Bad Bunny – Un Verano Sin Tí: Review

Though I wasn’t the craziest on El Último Tour Del Mundo, what he did with a futuristic concept lyrically, was awe-inspiring, especially as he continued to grow artistically. Similarly, the album prior, Yo Hago Lo Que Me Da La Gana, did as the title suggested. Bad Bunny came at it with something new and different, blending various notes from diverse genres and showing us a free-spirited approach to the music. That continues on Un Verano Sin Tí. It’s an album resonant on the vibes, particularly in its construction, which plays in a nearly perfect crescendo from start to finish. He brings fresh features and unique directions we’ve heard a sampling of before; however, here it’s refined, coming at you with various sounds fit its beach/summery aesthetic, despite some lesser tracks, comparatively. It all culminates in excelling the idea Bad Bunny had when creating Un Verano Sin Tí.

In an interview with The New York Times, Bad Bunny noted that the Un Verano Sin Tí is “a record to play in the summer, on the beach, as a playlist,” so it’s not something you can just play while sitting down and indulging. I’m not saying you can, but like many reggaeton albums, the impact’s embedded in the rhythm and how your hips vibe to the beat. He knows how to create these larger-than-life moods/vibes, and he has a constant synergy with his featured artists. We get to hear Bad Bunny with some great pop and reggaeton artists, like Chencho Corleone, Tony Dize, Bomba Estereo, and The Marías, and they don’t disappoint. It’s a monstrous smash that starts at the top of Track 1, “Moscow Mule.”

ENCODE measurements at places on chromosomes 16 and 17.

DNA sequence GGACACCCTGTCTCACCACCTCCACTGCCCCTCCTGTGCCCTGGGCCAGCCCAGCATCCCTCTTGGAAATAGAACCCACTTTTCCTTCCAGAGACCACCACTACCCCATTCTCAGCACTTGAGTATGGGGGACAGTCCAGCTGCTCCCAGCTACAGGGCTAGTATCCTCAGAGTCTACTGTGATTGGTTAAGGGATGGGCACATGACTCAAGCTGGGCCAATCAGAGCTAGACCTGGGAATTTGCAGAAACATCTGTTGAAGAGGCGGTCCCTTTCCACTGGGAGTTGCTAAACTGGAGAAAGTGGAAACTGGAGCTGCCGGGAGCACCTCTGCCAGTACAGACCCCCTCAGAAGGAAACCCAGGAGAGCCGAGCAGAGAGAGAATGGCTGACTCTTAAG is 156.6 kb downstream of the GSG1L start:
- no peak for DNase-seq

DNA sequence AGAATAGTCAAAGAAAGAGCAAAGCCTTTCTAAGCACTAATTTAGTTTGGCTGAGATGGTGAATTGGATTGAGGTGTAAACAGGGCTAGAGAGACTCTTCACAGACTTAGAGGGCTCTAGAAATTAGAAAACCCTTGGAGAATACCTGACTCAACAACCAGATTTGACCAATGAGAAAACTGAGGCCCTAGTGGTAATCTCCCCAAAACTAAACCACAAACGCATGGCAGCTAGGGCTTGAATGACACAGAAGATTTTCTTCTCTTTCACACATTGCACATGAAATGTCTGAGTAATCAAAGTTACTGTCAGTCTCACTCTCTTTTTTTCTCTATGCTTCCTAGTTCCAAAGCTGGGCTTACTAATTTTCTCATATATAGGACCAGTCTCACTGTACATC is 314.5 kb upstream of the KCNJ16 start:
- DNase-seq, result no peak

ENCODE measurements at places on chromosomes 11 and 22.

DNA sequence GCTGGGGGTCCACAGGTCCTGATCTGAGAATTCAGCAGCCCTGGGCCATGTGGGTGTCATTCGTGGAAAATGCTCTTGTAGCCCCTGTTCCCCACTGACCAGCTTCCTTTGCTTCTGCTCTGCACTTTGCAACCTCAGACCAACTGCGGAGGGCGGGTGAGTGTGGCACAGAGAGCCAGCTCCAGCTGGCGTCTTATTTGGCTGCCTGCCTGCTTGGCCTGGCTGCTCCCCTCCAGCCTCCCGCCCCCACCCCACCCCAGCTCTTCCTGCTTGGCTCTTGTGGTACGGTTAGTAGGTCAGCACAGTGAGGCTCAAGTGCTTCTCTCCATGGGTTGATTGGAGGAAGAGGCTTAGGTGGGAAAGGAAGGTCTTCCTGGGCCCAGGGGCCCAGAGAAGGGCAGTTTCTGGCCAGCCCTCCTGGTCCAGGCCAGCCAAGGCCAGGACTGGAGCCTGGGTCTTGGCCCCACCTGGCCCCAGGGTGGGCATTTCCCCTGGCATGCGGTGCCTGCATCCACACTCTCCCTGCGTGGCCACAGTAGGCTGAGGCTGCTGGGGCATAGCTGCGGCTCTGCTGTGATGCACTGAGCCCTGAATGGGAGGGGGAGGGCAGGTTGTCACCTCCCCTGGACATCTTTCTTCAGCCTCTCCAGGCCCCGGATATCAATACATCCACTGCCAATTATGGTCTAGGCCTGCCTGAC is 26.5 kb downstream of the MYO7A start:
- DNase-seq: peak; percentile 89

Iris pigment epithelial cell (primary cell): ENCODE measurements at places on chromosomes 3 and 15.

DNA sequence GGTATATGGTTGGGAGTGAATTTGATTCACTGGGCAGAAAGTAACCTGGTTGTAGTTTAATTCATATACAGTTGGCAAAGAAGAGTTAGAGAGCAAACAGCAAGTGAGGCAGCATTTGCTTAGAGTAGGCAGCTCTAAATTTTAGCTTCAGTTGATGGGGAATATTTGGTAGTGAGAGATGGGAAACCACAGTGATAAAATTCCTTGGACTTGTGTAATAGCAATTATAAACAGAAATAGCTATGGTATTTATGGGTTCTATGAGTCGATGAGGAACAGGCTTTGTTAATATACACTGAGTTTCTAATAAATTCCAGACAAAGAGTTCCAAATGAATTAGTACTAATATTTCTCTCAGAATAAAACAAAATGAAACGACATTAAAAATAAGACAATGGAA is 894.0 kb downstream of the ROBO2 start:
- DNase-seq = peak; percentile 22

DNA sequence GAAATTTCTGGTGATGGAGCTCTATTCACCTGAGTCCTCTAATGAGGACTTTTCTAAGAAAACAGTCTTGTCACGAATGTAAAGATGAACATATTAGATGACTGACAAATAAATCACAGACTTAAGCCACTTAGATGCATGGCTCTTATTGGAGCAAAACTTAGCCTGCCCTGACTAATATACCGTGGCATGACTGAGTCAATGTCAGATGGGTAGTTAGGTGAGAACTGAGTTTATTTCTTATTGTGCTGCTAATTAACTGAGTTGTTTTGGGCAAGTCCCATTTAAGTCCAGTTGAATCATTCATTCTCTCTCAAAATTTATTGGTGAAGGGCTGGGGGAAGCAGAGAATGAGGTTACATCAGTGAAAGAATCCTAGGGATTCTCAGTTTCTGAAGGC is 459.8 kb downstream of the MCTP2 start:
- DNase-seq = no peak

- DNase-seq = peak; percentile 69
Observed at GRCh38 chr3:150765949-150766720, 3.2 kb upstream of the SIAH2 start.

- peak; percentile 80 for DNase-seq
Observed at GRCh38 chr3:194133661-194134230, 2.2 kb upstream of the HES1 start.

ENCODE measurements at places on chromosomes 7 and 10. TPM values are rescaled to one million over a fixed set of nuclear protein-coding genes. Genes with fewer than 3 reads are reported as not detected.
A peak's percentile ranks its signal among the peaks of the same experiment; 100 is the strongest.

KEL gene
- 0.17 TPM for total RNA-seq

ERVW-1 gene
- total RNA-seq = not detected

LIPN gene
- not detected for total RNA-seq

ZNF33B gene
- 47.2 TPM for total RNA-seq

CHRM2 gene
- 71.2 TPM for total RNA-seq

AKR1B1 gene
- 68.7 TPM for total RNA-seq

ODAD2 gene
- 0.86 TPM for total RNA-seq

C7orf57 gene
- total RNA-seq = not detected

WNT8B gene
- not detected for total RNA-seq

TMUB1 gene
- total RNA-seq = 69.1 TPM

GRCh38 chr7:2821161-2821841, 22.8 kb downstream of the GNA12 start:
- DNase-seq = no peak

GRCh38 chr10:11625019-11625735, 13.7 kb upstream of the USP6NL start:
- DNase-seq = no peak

Opening with a decadent reggaeton number in “Moscow Mule,” it teases you with a perfect concoction containing great harmonies, melodies, and infectious lyrics without being overly ambitious. Like its namesake, the production hits on all fronts, adding a mellow dance vibe while still working as the starter pistol as you casually fix yourself a drink. But with the mentality of a playlist for Un Verano Sin Tí, you can start with any track, the enjoyment will still be there, but it won’t have the same impact as that smooth crescendo from start to finish. He uses the simple and core rule of making a linear playlist–clean patterns between the track’s tempo. After a modest ascension with “Moscow Mule,” it takes you through some incredible songs with vibrant sounds, like “Despues De La Playa.

“Despues De La Playa” has luscious synths riding an electronic vibe before flipping in style after a minute. Bad Bunny turns it on its head, blending various percussion elements of mambo and merengue. It sounds like something aligned with what prominent artists did to crow the groove, like Juan Luis Guerra and Miriam Cruz. When Bad Bunny does this, it returns with some of his most significant hits, like “Yonaguni” and its use of J-Pop-like synths and subtle percussion. He doesn’t want to feel confined to be all reggaeton, but he allows it to be a stepping stone for other directions he can take. It isn’t all reggaeton, and instead, it’s an eclectic mix that feels free as it diverts from the confines of standard album construction by filling the album with numerous “Track 3s,” or the powerhouse hook that reels you many guaranteed hits.